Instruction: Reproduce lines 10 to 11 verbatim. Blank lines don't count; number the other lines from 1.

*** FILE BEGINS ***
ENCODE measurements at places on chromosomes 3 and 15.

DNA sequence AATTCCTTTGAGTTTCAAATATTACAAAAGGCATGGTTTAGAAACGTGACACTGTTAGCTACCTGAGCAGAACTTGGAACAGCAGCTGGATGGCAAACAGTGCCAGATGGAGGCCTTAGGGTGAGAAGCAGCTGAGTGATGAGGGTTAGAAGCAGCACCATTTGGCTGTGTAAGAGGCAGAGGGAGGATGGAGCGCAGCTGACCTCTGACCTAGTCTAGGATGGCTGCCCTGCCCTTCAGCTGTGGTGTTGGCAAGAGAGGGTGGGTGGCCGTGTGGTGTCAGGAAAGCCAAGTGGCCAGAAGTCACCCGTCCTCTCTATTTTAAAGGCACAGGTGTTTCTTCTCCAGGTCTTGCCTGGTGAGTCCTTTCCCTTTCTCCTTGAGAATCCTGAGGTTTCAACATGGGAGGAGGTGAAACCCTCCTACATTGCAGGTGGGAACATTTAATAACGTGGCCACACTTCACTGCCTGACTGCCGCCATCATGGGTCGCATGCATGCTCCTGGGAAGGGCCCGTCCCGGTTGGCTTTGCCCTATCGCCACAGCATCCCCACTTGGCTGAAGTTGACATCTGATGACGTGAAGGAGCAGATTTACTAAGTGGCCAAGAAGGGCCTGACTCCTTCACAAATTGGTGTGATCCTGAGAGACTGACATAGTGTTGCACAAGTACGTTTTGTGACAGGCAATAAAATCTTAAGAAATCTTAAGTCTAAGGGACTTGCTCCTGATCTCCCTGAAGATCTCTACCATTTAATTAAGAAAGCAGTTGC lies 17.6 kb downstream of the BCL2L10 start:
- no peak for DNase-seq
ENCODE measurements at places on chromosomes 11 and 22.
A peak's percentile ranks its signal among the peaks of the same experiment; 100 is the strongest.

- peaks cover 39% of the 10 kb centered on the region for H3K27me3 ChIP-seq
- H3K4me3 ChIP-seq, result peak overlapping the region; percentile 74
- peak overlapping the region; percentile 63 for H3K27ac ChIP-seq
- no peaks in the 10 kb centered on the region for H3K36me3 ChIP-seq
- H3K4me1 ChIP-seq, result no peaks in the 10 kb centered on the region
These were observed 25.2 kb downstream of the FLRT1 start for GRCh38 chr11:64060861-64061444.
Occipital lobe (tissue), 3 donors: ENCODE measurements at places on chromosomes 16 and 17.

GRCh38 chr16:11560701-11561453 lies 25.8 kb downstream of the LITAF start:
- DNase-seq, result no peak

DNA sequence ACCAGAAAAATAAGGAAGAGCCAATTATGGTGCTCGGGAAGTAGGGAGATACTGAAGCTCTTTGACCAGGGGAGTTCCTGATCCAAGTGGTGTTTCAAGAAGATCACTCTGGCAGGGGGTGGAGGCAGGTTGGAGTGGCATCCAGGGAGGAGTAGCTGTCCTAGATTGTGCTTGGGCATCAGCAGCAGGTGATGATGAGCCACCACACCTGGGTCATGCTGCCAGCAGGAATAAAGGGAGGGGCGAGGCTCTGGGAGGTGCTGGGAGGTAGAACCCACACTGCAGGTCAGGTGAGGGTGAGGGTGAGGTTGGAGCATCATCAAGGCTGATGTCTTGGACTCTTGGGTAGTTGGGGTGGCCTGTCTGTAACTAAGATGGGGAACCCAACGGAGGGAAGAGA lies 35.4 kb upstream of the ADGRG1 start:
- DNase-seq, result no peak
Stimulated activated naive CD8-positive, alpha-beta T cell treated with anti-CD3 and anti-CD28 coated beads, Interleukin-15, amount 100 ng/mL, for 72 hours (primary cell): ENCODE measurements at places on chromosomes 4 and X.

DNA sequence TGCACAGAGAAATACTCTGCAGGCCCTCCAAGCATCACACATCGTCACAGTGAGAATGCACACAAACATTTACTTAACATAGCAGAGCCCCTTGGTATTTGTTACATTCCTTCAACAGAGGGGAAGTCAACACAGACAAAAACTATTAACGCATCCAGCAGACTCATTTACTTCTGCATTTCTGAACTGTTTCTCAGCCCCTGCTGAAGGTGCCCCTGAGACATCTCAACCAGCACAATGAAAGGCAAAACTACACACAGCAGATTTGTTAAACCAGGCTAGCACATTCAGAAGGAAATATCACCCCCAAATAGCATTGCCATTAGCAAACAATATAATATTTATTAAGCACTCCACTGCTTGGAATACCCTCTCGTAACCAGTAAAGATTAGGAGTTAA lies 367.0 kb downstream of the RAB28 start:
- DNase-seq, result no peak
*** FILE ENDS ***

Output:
- H3K4me1 ChIP-seq, result no peaks in the 10 kb centered on the region
These were observed 25.2 kb downstream of the FLRT1 start for GRCh38 chr11:64060861-64061444.